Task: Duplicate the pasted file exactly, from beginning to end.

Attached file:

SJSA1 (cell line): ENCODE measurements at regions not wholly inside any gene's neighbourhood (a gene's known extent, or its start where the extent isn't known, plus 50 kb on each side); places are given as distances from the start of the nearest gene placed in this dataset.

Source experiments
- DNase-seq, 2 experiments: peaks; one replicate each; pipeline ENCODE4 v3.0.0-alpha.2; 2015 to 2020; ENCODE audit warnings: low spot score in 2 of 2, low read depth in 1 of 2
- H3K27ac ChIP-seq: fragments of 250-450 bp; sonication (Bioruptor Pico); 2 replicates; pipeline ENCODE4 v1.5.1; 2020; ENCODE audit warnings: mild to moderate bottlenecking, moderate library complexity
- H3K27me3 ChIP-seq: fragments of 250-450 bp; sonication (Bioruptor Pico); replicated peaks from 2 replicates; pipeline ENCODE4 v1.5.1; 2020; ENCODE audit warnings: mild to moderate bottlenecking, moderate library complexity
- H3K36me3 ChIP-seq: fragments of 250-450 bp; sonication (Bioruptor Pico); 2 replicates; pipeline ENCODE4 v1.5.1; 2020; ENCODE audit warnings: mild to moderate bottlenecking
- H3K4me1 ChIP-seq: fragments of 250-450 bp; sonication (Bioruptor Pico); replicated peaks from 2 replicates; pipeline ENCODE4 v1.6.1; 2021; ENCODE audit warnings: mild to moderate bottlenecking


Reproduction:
SJSA1 (cell line): ENCODE measurements at regions not wholly inside any gene's neighbourhood (a gene's known extent, or its start where the extent isn't known, plus 50 kb on each side); places are given as distances from the start of the nearest gene placed in this dataset.

Source experiments
- DNase-seq, 2 experiments: peaks; one replicate each; pipeline ENCODE4 v3.0.0-alpha.2; 2015 to 2020; ENCODE audit warnings: low spot score in 2 of 2, low read depth in 1 of 2
- H3K27ac ChIP-seq: fragments of 250-450 bp; sonication (Bioruptor Pico); 2 replicates; pipeline ENCODE4 v1.5.1; 2020; ENCODE audit warnings: mild to moderate bottlenecking, moderate library complexity
- H3K27me3 ChIP-seq: fragments of 250-450 bp; sonication (Bioruptor Pico); replicated peaks from 2 replicates; pipeline ENCODE4 v1.5.1; 2020; ENCODE audit warnings: mild to moderate bottlenecking, moderate library complexity
- H3K36me3 ChIP-seq: fragments of 250-450 bp; sonication (Bioruptor Pico); 2 replicates; pipeline ENCODE4 v1.5.1; 2020; ENCODE audit warnings: mild to moderate bottlenecking
- H3K4me1 ChIP-seq: fragments of 250-450 bp; sonication (Bioruptor Pico); replicated peaks from 2 replicates; pipeline ENCODE4 v1.6.1; 2021; ENCODE audit warnings: mild to moderate bottlenecking